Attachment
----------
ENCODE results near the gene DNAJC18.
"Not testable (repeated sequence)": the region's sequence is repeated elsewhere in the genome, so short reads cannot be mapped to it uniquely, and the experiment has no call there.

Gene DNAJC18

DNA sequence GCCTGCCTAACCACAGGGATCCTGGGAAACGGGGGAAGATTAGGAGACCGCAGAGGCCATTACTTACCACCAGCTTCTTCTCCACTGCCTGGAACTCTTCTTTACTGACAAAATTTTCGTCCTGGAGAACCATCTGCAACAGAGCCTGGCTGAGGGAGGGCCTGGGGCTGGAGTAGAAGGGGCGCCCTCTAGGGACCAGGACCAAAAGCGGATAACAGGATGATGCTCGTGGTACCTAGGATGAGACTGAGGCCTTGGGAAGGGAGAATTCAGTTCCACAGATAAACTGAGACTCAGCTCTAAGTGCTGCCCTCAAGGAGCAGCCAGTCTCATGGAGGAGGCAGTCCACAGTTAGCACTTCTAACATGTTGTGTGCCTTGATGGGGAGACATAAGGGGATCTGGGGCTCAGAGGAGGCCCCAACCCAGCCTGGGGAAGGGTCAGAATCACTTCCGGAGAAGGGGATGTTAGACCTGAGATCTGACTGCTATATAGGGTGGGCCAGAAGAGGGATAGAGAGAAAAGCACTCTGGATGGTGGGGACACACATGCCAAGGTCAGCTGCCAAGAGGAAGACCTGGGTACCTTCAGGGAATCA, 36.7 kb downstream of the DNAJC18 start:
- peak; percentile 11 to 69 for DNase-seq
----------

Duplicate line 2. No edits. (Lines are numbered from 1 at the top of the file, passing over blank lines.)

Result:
"Not testable (repeated sequence)": the region's sequence is repeated elsewhere in the genome, so short reads cannot be mapped to it uniquely, and the experiment has no call there.